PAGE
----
Band of the Week: GZR

As much as people love Black Sabbath and Heaven and Hell’s bass player Terrance “Geezer” Butler, rarely do they mention his solo project GZR (also spelled Geezer and g//z/r/ depending on which album you’re listening to).

1995 saw the debut album “Plastic Planet,” which contained darker melodies than what Sabbath fans were used to featured the brooding vocals of Fear Factory’s Burton C. Bell, Pedro Howse (who is also Butler’s nephew) on guitars and Deen Castronovo’s (Journey) drumming abilities on top of Butler’s iconic bass playing. The album received mixed reviews but established a small cult following. Songs such as “Seance Fiction” were met with praise due to the heavy rhythms and haunting vocals.

1996 and 1997 marked two more releases from GZR, the “Cycle of Sixty” EP and their sophomore album, “Black Science.” The lineup shifted from Bell to Clark Brown on vocals due to Bell’s commitments to Fear Factory. The style of the album continued in the same fashion as the first and was met with similar reviews as well. 1996 also saw the project release “Outworld,” a song exclusively for the Mortal Kombat soundtrack. After a handful of live performances in 1997, GZR would disband until 2005 when they would release their last album to date: “Ohmwork”.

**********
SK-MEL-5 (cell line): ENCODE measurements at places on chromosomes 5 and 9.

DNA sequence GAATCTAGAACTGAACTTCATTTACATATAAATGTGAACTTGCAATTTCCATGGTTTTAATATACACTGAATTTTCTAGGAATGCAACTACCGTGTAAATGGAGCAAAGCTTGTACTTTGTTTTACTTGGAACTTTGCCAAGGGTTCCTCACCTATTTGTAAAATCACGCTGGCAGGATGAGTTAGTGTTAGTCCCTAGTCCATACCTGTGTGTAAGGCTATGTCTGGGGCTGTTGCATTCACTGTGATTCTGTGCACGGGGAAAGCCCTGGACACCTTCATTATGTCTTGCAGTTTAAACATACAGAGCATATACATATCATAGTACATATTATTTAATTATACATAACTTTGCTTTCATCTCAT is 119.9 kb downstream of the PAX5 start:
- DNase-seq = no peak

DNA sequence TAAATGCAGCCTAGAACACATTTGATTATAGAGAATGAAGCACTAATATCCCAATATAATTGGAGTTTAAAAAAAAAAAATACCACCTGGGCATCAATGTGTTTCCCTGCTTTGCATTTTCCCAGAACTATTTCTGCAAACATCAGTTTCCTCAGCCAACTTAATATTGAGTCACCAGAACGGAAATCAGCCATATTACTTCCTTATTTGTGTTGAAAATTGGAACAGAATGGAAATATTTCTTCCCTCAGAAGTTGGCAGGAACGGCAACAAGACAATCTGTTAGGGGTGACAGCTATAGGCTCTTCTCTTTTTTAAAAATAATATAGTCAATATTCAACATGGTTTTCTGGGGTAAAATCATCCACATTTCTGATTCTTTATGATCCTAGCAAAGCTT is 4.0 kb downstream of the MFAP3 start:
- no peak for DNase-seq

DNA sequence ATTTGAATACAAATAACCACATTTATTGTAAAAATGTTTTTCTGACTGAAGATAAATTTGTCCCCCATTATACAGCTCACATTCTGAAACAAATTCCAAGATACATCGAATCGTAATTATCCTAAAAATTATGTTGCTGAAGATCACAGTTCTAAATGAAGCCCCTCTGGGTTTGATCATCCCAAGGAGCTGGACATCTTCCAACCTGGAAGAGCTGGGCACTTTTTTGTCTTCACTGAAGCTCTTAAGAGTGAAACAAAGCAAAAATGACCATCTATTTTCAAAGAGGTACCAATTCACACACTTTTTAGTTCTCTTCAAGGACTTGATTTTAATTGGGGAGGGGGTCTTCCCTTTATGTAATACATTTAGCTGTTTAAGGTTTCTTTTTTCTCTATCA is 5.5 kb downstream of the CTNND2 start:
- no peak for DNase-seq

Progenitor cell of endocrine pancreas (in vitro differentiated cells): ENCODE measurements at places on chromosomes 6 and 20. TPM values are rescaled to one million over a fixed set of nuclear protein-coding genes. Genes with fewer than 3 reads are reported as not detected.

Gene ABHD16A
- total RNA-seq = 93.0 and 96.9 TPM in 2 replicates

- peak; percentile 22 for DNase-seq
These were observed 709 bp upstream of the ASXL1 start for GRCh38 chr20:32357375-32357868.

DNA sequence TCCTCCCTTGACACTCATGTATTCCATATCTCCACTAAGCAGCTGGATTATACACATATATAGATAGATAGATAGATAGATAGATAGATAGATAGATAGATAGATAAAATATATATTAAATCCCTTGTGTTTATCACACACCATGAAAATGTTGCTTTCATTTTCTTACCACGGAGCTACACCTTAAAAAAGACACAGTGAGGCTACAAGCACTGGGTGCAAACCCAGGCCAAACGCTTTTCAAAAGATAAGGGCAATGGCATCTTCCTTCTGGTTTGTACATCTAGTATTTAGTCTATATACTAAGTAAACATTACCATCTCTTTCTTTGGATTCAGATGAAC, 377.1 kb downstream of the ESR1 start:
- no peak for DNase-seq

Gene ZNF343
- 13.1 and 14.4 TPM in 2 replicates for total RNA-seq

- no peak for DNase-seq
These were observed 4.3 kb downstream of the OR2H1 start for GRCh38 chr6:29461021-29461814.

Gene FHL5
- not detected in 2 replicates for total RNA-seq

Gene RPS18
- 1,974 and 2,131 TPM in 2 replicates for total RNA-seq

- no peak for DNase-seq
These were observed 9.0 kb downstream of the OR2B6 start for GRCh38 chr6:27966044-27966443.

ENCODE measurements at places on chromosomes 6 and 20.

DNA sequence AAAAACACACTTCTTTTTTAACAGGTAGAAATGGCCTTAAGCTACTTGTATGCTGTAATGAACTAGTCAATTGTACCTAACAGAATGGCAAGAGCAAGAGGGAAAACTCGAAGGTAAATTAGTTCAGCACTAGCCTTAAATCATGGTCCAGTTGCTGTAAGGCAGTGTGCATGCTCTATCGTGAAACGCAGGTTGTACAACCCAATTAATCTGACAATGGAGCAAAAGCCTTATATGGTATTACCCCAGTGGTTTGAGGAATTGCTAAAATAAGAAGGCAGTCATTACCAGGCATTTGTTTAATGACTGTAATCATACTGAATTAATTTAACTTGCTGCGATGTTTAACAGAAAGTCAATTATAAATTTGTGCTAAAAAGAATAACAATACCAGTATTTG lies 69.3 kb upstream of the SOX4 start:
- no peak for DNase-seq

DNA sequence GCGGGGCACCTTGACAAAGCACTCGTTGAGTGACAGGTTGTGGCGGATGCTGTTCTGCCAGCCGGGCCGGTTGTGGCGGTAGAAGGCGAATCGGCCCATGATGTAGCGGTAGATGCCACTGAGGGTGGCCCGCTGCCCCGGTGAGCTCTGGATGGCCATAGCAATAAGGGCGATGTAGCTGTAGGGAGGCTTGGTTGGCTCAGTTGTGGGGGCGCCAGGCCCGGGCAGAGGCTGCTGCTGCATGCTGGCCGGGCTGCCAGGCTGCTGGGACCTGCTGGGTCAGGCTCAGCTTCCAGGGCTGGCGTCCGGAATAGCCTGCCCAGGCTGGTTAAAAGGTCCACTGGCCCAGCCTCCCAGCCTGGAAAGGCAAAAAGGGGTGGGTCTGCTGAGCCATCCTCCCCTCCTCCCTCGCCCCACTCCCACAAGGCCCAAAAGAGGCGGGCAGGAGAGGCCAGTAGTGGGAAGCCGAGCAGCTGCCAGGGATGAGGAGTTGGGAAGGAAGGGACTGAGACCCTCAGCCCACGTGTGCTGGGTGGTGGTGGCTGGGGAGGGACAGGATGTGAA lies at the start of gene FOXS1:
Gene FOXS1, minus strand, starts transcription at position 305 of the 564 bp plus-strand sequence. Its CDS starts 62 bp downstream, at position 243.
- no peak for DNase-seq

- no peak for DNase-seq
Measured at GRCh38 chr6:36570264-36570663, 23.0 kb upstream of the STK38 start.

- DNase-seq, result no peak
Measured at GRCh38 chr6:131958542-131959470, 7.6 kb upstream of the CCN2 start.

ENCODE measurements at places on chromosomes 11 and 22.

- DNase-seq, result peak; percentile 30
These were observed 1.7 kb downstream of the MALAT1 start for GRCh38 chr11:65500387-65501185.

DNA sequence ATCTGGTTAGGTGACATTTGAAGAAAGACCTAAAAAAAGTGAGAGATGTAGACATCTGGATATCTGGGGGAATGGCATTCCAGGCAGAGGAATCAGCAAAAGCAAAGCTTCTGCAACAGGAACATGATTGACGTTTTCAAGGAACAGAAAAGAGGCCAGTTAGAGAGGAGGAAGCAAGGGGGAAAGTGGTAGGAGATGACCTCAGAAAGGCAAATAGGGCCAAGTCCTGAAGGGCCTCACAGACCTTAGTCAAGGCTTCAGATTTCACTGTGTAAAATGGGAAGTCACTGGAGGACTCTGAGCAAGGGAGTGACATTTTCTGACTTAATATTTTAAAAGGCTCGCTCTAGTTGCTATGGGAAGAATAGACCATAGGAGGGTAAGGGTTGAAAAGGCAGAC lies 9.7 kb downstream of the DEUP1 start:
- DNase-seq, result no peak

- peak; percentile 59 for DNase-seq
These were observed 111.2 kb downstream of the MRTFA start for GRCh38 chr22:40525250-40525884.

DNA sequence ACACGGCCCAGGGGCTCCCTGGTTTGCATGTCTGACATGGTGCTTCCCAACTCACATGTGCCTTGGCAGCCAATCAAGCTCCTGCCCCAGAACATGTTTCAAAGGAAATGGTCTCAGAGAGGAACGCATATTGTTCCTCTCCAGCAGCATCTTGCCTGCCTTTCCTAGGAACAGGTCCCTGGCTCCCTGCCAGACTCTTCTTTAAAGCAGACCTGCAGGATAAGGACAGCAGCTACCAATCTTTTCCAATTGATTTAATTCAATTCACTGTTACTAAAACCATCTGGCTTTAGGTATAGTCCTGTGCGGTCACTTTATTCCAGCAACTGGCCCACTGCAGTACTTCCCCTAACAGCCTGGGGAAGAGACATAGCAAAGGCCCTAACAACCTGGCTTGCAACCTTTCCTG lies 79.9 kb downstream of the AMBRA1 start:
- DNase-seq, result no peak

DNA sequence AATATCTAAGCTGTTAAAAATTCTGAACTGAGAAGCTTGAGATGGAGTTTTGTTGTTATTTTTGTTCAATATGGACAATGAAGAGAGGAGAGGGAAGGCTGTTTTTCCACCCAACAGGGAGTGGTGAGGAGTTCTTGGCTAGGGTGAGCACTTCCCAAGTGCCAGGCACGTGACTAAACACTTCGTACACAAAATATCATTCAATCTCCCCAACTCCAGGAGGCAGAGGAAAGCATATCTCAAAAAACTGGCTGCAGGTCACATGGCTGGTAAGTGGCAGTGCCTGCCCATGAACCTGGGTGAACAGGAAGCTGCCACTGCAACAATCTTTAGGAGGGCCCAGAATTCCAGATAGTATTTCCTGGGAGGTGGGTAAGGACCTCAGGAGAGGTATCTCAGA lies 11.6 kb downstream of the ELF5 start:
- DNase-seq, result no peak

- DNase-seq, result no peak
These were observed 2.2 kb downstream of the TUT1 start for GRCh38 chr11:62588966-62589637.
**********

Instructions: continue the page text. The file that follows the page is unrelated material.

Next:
“Ohmwork” was met with praise and another lineup shift, this time in the drum department. Castronovo would be replaced with Chad Smith (not Smith from Red Hot Chili Peppers, Smith from Anacrusis), who had been brought in for live dates in 1997. While continuing the trend of scientific and horror based lyrics, “Ohmwork” was a sonically different record than its predecessors, using more ambiance than before.

Butler would eventually play again for Black Sabbath and Heaven and Hell until this day, lending his expertise to several albums between the two bands. Butler has confirmed that GZR has been working on new material and is expecting to release a new album in 2015.

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